By Michael Axe
What are gray charges? They’re those pesky little transactions that get automatically billed to our accounts! Some of these items we are aware of, others are an unwanted surprise. Most of the time, the charges are so small, we either forget to cancel or decide it’s not worth our time. But, the charges continue to add up – and could be costing you hundreds of dollars a year. Here’s a list of six gray charges to look out for.
These sometimes occur just after making an intended purchase online. A message will display presenting you with a free or discounted offer. What you don’t realize is that the fine print states the free/discounted offer is good for 30 days. After the trial period is over, your account is charged the full price of the product or service.
Similar to phantom charges, these are items that clear the account unexpectedly. The difference is that we authorize what we think is a one-time purchase when in fact it is a regular monthly subscription. How to stop these: If you have a phantom charge or unintended subscription, it is a fairly easy process to cancel by calling the toll-free number listed on the monthly account statement. If you are ever presented with an offer after your purchase, read the fine print before accepting. If the deal looks too good to be true, chances are it is.
Ever cancel a subscription or membership and it kept being charged to the account? If you have, then you have experienced zombie charges. Just like Hollywood zombies these charges come back from the dead to terrorize us. How to stop these: First, contact the merchant. There’s a good chance someone missed a step in the cancellation process. If necessary, ask to speak to a manager to get clear details on what needs to be done to terminate the charges. If you’ve tried working with the merchant and it’s not getting you anywhere, you may have to contact your financial institution to place a stop payment or block the debit/credit card.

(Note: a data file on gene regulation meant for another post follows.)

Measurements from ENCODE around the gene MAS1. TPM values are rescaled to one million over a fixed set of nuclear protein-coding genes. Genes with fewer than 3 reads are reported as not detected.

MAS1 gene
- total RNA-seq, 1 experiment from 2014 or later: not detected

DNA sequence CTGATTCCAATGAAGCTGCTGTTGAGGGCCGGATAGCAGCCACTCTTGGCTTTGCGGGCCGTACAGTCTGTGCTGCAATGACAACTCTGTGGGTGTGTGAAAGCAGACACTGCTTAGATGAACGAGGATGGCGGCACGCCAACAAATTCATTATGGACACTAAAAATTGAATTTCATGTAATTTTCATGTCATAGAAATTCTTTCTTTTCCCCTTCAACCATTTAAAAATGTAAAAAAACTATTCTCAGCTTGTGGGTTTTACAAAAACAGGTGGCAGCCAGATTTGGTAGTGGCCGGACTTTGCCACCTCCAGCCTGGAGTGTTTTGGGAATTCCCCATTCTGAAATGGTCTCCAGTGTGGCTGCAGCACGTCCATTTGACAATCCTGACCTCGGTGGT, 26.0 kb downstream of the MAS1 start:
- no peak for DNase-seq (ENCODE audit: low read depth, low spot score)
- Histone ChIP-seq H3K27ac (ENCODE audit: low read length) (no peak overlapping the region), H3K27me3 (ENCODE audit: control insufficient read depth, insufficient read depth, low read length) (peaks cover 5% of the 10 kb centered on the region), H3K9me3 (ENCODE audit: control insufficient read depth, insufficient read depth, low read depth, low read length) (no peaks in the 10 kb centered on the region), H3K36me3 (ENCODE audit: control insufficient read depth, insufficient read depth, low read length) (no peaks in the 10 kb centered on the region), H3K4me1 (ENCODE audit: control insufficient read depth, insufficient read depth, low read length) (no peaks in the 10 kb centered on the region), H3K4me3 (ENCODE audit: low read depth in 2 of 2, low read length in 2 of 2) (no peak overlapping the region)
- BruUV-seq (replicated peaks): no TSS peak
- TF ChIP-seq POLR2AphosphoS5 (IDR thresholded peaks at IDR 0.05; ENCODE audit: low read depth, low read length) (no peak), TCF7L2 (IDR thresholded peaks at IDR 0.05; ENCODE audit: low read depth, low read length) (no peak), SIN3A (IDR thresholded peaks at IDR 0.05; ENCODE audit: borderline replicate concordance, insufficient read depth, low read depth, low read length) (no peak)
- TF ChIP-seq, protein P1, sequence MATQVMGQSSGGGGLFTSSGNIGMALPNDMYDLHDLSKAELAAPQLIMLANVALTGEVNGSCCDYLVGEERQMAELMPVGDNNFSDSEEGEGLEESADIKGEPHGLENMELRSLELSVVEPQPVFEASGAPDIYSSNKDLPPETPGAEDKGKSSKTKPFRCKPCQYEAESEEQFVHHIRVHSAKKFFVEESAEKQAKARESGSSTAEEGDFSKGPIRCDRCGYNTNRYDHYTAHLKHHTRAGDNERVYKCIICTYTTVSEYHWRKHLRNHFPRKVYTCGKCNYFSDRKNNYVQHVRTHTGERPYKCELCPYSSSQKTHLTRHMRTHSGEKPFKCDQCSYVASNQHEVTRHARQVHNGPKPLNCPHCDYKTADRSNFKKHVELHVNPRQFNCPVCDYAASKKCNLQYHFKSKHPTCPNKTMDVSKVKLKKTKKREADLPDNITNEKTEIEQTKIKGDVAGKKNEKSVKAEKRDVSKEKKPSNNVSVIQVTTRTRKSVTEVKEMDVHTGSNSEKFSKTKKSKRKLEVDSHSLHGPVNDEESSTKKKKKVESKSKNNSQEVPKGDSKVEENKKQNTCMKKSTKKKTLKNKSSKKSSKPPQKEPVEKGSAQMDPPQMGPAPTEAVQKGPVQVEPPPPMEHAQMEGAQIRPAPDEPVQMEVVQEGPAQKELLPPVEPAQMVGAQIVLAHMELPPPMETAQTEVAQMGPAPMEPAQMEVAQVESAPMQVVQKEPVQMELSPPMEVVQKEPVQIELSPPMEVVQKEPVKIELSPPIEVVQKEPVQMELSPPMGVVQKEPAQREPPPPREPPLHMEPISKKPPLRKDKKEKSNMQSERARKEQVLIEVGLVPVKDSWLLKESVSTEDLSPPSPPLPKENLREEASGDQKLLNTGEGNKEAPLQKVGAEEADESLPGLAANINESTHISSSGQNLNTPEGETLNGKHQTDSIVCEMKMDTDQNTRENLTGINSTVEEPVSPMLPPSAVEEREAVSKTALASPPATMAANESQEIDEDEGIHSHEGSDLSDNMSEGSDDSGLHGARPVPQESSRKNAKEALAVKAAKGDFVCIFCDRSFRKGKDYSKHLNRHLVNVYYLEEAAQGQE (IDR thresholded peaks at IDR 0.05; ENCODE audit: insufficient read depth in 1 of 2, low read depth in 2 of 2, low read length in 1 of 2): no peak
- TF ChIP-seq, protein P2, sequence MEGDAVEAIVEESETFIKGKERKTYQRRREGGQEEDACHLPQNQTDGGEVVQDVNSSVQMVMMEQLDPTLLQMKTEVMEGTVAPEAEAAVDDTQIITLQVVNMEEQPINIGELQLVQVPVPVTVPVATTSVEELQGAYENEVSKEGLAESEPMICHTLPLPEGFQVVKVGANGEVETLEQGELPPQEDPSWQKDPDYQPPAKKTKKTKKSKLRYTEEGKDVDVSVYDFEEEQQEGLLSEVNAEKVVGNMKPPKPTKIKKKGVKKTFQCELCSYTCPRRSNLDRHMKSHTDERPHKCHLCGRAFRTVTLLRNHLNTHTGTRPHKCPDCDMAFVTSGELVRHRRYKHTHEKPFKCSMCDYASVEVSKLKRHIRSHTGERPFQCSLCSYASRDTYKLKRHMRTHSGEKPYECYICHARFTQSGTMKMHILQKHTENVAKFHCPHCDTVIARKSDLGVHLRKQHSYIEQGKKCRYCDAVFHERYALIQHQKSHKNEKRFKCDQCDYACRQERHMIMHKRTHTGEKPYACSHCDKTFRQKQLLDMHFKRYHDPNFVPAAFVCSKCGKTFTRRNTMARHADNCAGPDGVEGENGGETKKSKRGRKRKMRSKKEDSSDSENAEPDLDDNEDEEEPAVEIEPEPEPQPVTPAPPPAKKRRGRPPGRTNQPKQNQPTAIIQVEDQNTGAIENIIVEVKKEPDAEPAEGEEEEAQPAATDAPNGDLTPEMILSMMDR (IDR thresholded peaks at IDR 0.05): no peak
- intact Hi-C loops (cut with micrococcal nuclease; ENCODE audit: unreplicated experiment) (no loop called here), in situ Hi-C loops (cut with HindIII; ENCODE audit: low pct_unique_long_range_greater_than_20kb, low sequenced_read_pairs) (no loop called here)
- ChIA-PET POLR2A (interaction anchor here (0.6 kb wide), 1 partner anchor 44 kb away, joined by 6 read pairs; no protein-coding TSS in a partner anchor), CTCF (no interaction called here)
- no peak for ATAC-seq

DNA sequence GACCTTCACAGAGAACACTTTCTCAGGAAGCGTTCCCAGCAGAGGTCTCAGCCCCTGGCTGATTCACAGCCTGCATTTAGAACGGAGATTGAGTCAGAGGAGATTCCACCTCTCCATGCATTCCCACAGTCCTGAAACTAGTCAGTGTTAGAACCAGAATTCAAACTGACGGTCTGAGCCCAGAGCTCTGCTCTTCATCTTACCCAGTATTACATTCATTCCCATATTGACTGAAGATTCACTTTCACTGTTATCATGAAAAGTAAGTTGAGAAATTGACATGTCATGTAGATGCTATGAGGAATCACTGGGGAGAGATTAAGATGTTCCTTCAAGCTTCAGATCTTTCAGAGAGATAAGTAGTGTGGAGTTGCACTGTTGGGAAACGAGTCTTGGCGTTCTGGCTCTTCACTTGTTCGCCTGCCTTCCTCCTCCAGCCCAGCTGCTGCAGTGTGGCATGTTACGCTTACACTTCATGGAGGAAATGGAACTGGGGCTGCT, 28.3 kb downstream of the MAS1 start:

Many companies will offer free trial periods with full disclosure that there will be a recurring fee at the end of the trial. They are hoping you enjoy their product or service so much that you keep it and find value in paying for the service. Often, you’ll find yourself forgetting the trial is coming to an end before the auto-renewal starts and charges the subscription to your account. How to handle these: Some companies will send a reminder email when the trial is coming close to the end date. Others don’t. When you sign up for the service, mark your calendar or set a reminder on your phone a few days before the trial end date, so you can cancel the trial subscription before it renews.
Do you remember the popular CD clubs from the 1990s? They’d lure you in with amazing deals and the chance to return the unopened product within so many days of receiving it – and you wouldn’t get charged that month! Today there are clubs for just about everything – snacks, skincare, and even socks and underwear! While these offers sound great, they can come at a high price. Be honest, how many times do you actually use the product or take the time to return an unwanted product to get a refund? What to do: If you find that these clubs are costing you more than they are worth, cancel the subscription. In most cases you can go into your typical big box store or online retailer to get the one or two items you actually wanted at a much lower overall cost.
Regular Monthly Charges
In some cases, our regular withdrawals are considered a gray charge. If a service you subscribe to is no longer being utilized, consider whether it is worth keeping. Do you really use that gym membership? Are you actually watching Netflix every month? Does your massage club membership make sense? Are you actually listening to your satellite music or streaming service?
Gray charges are usually small amounts, but they do add up and can be quite costly. Take the time to review your monthly statement to see what exactly is being charged to your accounts; there may be something lurking in the background.